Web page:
Asset Class Returns - 12/31/2018

Rex Jiang |
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Should auld "indices" be forgot, And never brought to mind? ...  That may have been the song many investors wanted to sing this New Year's Eve.  US equity markets saved the worst month for last as December saw significant losses in the major indices.  The same concerns persisted into the month, with global economic slowdown, trade negotiations with China and political issues on investors' minds.  There was a significant shift in recessionary concerns driven by spillover from the global slowdown more than US activity at this point.  The underlying economy remains strong but upcoming earnings and the more important future earnings guidance will be watched.  All sectors were down over 4% in December, with Utilities holding up the best and Energy taking the bottom rung on both a month - down over 12% - and YTD basis, down about 18%.  Health Care, Utilities and Consumer Discretionary were the only positive YTD return sectors.  As a sign of 'risk-off', even US REITs were down substantially in December despite falling interest rates.

International equity markets ended the year with the worst YTD returns.  However, much of their declines were incurred earlier in the year as global economies showed signs of slowing while the US remained strong.  A strong US dollar also makes international holdings' returns lower in US $ terms.  Valuations continue to remain attractive.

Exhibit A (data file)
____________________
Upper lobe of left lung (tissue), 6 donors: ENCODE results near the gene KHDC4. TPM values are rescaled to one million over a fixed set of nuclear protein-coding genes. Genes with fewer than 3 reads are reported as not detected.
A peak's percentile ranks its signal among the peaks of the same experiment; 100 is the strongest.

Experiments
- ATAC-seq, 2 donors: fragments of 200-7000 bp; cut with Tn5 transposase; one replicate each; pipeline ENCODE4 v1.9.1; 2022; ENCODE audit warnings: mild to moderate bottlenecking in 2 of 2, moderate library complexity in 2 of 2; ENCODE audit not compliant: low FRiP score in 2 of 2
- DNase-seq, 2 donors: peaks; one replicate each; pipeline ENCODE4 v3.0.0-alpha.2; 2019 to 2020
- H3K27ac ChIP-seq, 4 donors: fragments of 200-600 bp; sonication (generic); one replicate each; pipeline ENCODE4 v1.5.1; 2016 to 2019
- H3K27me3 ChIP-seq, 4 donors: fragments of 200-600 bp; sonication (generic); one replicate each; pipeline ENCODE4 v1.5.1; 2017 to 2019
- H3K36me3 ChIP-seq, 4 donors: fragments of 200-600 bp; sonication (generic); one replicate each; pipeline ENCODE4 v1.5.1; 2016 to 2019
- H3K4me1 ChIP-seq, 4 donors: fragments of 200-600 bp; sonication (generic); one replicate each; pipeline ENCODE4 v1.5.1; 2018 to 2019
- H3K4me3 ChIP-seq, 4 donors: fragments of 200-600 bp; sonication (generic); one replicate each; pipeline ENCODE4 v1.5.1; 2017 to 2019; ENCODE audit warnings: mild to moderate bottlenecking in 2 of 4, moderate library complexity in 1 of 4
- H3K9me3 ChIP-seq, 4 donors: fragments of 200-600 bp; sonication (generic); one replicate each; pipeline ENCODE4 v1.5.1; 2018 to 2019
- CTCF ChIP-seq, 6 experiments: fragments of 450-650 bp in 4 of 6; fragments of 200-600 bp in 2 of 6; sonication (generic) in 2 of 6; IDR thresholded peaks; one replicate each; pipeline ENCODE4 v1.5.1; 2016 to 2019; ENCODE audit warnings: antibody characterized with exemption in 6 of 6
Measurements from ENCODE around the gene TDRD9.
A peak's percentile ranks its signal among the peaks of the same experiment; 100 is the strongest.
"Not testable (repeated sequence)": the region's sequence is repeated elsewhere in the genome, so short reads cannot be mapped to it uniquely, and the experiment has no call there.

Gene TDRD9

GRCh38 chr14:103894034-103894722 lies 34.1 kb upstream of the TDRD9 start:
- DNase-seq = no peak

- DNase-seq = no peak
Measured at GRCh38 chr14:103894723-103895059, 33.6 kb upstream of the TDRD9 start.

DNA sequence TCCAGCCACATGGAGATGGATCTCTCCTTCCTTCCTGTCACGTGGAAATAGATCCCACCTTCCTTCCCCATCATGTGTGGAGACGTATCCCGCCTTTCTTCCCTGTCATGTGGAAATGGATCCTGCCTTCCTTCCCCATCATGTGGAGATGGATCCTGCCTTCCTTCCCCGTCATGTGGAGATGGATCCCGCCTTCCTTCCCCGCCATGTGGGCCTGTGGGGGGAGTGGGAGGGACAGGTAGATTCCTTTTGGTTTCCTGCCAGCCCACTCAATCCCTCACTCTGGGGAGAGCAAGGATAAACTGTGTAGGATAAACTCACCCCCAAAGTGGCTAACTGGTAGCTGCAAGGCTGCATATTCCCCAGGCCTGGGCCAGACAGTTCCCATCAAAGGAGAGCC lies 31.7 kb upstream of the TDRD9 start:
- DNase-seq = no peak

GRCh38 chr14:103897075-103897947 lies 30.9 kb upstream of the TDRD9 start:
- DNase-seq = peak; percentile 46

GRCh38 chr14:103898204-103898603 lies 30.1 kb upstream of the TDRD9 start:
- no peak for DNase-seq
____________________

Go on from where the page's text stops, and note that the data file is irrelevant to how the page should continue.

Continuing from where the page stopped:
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In addition to REITs surprising to the downside, the same two asset classes mentioned last month continued to drag - high yield and commodities.  The concerns of an upcoming recession (I don't believe coming as soon) and continued drop in oil prices is adding to the high yield market concerns.  And as ugly as the commodity returns look on a monthly and YTD basis, the more energy-heavy GSCI index was down even more.  After the 10-year treasury rate hit 3.25% in early November, interest rates have been falling steadily since.  Click here and scroll down to the second graph to see how much rates have fallen for all maturities except the 3-month T-Bills which was sporting a 2.40% yield at year-end.  The last FOMC meeting of the year included an update to economic projections and the range of expected Fed rate hikes called the 'dot plot'.  Relative to the September 'dot plot', the collective range of expected hikes was lowered from four hikes to three, though Fed Chair Powell continues to downplay the 'dot plot' significance in the follow-up press conference.  The one thing that has stunned me over this past month is the shift in sentiment of the expected Fed rate hikes.  The graph below from the WSJ provides the jarring picture.  Happy New Year!

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